Include necessary parties (staff, union and whanau for instance) in discussions. This runs deeper than paying lip service to the input of those impacted but should be authentic consultation where you take feedback and suggestions on board if at all possible/practicable to so. Those currently working in a field can be best placed to offer valuable suggestions about how things could be done differently/better moving forward and why certain organisational changes may not be appropriate or translate well at an operational level.
This will help to create a more innovative change process (parties may come up with new ways of working, or hybrids of current practices that could be explored). Consultation and a platform to enable feedback to be provided gives the benefit of the hands-on input of those affected. This can enable staff to be active contributors to the process, rather than feeling it is something happening ‘to’ them.
This can have the added benefit of creating change agents. Individuals who understand and support the reason and process of change can advocate for it with their peers.
It is essential to identify and acknowledge people’s feelings around the changes occurring. This can both inform current and future approaches to the management of change as well as enable those affected, to be heard. Many organisations provide free and independent Employee Assistance including Counselling sessions for impacted staff during periods of change.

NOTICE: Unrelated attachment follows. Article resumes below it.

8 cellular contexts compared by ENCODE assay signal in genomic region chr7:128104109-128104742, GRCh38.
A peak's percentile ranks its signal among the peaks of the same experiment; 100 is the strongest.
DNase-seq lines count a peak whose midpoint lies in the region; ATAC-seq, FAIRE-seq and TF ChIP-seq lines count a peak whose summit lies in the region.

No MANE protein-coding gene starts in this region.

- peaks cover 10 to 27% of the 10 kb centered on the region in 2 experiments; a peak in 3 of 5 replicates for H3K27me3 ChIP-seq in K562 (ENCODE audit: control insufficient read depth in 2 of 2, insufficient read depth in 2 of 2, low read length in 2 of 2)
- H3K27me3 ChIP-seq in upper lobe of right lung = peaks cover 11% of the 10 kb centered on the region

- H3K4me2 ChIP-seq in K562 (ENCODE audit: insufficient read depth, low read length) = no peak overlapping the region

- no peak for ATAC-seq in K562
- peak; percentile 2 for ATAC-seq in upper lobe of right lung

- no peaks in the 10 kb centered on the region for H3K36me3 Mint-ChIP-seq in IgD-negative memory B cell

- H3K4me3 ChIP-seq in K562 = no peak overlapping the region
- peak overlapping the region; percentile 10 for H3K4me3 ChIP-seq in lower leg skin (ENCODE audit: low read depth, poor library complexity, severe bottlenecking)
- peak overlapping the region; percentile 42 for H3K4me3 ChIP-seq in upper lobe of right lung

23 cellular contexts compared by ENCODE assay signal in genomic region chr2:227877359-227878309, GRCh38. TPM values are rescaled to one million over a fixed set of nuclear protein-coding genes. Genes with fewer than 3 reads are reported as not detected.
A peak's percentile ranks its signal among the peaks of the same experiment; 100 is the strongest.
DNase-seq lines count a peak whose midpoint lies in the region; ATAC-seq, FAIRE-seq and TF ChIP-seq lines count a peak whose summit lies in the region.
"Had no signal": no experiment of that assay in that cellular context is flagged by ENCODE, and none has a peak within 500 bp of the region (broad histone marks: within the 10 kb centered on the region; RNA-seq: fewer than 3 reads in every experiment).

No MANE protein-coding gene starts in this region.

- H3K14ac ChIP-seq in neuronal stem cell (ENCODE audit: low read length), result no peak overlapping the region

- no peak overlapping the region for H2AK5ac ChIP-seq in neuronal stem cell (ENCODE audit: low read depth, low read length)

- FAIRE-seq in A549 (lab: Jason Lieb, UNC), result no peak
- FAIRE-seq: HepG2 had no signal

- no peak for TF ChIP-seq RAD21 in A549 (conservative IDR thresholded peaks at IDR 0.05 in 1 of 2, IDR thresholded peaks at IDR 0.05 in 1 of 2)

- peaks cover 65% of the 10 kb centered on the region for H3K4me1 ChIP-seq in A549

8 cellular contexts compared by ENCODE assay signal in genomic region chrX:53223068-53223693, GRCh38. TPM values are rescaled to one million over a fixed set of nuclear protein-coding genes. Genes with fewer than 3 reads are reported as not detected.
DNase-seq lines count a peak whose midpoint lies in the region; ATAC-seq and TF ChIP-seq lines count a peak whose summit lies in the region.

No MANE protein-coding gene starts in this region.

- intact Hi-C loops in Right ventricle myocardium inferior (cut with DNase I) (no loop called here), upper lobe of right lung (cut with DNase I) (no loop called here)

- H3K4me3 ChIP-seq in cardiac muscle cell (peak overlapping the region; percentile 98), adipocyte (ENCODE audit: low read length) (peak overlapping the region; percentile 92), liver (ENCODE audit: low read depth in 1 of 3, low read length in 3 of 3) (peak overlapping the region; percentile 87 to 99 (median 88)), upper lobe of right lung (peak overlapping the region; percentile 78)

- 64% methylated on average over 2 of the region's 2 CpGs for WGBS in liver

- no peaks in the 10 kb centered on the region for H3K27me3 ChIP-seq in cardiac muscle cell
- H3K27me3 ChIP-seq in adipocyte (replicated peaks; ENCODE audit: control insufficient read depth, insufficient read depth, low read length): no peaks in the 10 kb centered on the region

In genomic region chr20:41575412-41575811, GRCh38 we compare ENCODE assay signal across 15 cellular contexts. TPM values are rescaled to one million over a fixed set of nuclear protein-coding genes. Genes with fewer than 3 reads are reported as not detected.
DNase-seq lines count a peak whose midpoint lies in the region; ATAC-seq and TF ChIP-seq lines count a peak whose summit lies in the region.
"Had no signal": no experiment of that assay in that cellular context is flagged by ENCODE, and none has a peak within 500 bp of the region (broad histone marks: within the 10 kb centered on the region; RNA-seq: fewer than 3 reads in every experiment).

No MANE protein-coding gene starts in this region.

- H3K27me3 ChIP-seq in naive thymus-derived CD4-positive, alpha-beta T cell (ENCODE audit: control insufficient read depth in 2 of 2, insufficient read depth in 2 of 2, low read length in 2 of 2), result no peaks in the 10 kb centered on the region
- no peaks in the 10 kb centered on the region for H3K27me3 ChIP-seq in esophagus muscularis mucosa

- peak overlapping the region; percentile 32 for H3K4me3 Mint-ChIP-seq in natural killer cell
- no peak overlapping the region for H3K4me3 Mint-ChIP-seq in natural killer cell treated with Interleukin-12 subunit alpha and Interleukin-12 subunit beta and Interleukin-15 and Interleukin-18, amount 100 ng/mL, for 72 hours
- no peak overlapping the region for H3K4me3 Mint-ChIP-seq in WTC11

Whilst it can be quite labour intensive, compiling comments and feedback and identifying emerging themes from feedback received is definitely time well spent. Going through this process and then feeding back to those involved can often help to spell out the reasons behind the change, to identify key areas of both support and resistance or where further discussions may be required.
Allow a forum for individuals to comment both face-to-face and in writing anonymously (some individuals may be reticent to voice their true opinions in a group setting due to the fear of being drowned out by loudest voice, fear of ruining working or personal relationships).
This will ensure all those involved have the opportunity to comment and have anything they are unsure of explained to them.